More from the mayor
Andy Holcombe talks like the lawyer he is, which means he answers questions with detailed explanations. There’s only so much room in a column, so here are expanded and additional quotations that I couldn’t fit in “My lunch with Andy.”
The “Gold Line”: “My gut reaction is mixed. I like the idea on a certain philosophical level, but as a matter of practicality …
“I know we need to grow somewhere. I don’t see limiting growth in the foothills as adversely affecting affordable housing.”
He cited the Oak Valley subdivision as an example. The City Council voted to move the project’s higher-density portions off the foothills, and Holcombe said there’d be “more affordable housing because of that”—i.e. duplexes.
“For other council members, it was about viewshed protection. In that particular case, though I’m sensitive to the viewshed protection argument, I don’t think the type of housing proposed would have ruined our viewshed. It was an affordability issue for me.”
He then elaborated on viewshed protection.
“One of the problems in the word ‘viewshed’ is the word ‘view,’ because if you really had to, Oak Valley houses could have been built on the upper reaches of the foothills and not impacted the view. But, there’s a lot more to the Gold Line and ‘viewshed’ than view. If you focus on the ‘shed’ part—watershed and environmental sensitivity—that certainly merits careful attention on a project-by-project basis. Because it is a sensitive, non-renewable resource.
“And the other piece of protecting the foothills is promoting the compact urban core concept—New Urbanism—and how the city can and should grow. Inasmuch as we should grow out, having a vital downtown, Meriam Park, Barber Yard and a revitalized Park Avenue, that’s a more sound economic way to grow. There are sound economic reasons to stay off the foothills.
“Those are issues for me that would drive a Gold Line.”
There are other issues, too: aquifer recharge and utilities. “The cost of government providing city services is much, much cheaper in a compact urban core than reaching out to the foothills.
“I do hope we grow in and up in a vibrant way through form-based codes. Certainly developers in town are interested in that concept, and it’s certainly in the interest of the majority on the council to pursue that kind of growth.
“I think we’ll grow out—not necessarily in the foothills. There are identified growth areas—the Northwest Specific Plan, the Bell-Muir area—so I think we can and should grow north along the transportation corridor, and we’re poised to do that as much as in and up. I think we can have it both; I think we do have it both.”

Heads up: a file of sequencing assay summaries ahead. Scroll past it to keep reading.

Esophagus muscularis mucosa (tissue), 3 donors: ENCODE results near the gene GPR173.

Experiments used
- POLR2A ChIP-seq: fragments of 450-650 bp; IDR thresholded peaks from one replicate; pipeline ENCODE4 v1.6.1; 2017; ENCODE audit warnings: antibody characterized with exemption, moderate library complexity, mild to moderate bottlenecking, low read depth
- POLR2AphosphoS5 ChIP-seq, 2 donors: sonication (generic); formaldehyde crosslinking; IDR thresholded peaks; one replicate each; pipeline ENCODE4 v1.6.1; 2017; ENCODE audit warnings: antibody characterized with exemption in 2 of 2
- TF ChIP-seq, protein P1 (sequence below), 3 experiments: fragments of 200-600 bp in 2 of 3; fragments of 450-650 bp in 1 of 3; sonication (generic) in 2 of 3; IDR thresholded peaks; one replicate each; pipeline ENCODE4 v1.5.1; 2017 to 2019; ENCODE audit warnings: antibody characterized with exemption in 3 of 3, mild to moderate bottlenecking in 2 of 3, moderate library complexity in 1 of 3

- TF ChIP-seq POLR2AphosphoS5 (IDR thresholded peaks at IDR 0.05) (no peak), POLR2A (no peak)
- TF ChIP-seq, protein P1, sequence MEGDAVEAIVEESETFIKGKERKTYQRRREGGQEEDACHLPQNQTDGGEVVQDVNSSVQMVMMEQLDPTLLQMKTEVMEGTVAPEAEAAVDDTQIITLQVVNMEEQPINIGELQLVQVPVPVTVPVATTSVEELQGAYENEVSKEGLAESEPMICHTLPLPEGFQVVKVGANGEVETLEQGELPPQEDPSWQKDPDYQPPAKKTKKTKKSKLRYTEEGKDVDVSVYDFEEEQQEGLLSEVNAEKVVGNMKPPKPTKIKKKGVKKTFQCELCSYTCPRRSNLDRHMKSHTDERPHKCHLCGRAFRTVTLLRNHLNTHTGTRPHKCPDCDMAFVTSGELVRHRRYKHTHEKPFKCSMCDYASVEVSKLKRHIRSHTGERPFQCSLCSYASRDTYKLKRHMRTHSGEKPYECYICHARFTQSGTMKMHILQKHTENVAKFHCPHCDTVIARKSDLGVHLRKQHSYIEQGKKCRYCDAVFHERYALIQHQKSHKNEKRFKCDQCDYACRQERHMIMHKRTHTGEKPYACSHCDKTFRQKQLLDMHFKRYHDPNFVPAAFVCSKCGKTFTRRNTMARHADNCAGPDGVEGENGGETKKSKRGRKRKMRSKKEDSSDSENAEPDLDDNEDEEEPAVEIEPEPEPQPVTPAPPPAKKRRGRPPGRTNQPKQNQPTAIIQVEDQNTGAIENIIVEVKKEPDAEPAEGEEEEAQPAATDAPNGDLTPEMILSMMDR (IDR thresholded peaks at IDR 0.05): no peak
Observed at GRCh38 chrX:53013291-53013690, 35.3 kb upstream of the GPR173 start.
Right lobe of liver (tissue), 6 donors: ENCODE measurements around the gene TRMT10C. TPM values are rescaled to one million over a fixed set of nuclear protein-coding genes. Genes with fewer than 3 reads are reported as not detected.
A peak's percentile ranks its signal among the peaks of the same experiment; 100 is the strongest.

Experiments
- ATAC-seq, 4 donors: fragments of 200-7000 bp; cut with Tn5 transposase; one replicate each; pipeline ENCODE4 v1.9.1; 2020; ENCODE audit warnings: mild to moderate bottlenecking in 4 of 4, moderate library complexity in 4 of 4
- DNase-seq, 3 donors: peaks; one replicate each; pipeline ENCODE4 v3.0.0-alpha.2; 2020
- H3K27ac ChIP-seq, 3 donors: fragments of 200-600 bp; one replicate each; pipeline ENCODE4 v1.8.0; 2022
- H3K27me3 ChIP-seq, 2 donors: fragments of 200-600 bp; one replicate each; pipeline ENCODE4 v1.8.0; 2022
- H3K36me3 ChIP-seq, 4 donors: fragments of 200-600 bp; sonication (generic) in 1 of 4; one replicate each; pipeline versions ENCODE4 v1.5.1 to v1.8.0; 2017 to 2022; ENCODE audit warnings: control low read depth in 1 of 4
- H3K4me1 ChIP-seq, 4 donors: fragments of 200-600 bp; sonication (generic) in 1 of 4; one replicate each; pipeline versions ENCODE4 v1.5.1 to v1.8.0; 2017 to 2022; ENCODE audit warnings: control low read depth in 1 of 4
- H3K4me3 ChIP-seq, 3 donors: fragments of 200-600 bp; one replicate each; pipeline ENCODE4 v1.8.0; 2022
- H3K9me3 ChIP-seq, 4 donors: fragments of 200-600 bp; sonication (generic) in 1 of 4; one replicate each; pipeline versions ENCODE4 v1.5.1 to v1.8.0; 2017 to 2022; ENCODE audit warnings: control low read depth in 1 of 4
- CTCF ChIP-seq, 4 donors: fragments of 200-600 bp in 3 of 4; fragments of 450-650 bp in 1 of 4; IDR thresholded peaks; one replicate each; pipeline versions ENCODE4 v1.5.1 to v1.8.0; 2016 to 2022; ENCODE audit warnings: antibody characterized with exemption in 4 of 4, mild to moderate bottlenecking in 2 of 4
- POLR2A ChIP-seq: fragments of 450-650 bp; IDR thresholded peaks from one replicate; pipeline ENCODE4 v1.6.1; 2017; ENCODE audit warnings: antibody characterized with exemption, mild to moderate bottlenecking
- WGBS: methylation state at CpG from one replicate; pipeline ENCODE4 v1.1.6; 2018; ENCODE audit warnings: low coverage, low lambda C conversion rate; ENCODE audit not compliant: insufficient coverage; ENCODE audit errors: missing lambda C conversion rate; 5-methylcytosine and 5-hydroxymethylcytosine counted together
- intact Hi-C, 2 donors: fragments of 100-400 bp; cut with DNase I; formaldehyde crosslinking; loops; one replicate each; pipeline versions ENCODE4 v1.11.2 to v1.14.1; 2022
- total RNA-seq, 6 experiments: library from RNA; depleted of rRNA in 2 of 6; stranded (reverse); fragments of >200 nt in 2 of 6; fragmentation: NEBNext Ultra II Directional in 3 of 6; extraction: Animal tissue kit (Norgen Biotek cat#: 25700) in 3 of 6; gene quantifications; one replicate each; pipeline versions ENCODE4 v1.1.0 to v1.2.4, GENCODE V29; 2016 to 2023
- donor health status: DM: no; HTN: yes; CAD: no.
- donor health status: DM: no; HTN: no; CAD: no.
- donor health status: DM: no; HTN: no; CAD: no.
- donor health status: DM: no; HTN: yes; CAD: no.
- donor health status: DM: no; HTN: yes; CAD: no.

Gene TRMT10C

Homelessness: “I see that more as a community issue than a city government issue. I will try to bring as much energy as possible together, but I don’t see it as a city government issue.
“I’d like to use my energy to get the community to respond, including the buy-in of the homeless. So I’ll continue to try to facilitate community meetings to work on what was initially called the ‘homeless campground.’ I call it ‘met needs,’ connecting the homeless with services. There’s a need for a warming place during the day, particularly for those not in the shelter.”
Wal-Mart: Regarding the proposed Supercenter on the north side of town, one fear-sparking scenario that’s made the rounds is that, should the City Council turn down the project, Wal-Mart would apply to the county and get the OK from the Board of Supervisors. We’d have a Wal-Mart, but the city would get no tax benefit from it.
“That’s pretty much a hollow threat. It’s our sphere of influence, and I think the commercial or retail development that’s going to take place there—whether Wal-Mart or not—should be subject to city standards. I think the county will respect that. I don’t see them [Wal-Mart] getting two bites at the apple.”
The city and county strained their relationship over the proposed Mechoopda Indian casino at the Highway 99-149 intersection. Over the objection of the Board of Supervisors, the City Council agreed to let city staff discuss the idea of providing safety services at the site. Might there be tit-for-tat on Wal-Mart?
“In terms of the Mechoopda, perhaps the process distinction that’s been lost in the heat of battle is that whether the casino goes there is not in our jurisdiction to decide, and it’s not in the county’s. It’s a federal decision. The city’s position is we should have talks—we are talking rather than negotiating.
“If approval is given by the federal government, they [the Mechoopda] are not giving any substantial entitlements to be there. Wal-Mart might give substantial entitlements, but I don’t see it.”
As for the Wal-Mart itself, “Commercial, retail and residential growth is anticipated to take place in the north corridor. If that’s correct, the Wal-Mart question to be answered is, if there’s supposed to be retail and commercial growth, then why not Wal-Mart as part of that retail growth mix? I know there are opinions about that, and I’ll be very interested how those questions get answered. EIRs [environmental-impact reports] more and more are also taking into consideration the human impacts and social impacts as conditions of the environment.
“As a lawyer as well as a citizen who cares, this sort of debate is interesting and a planning challenge.”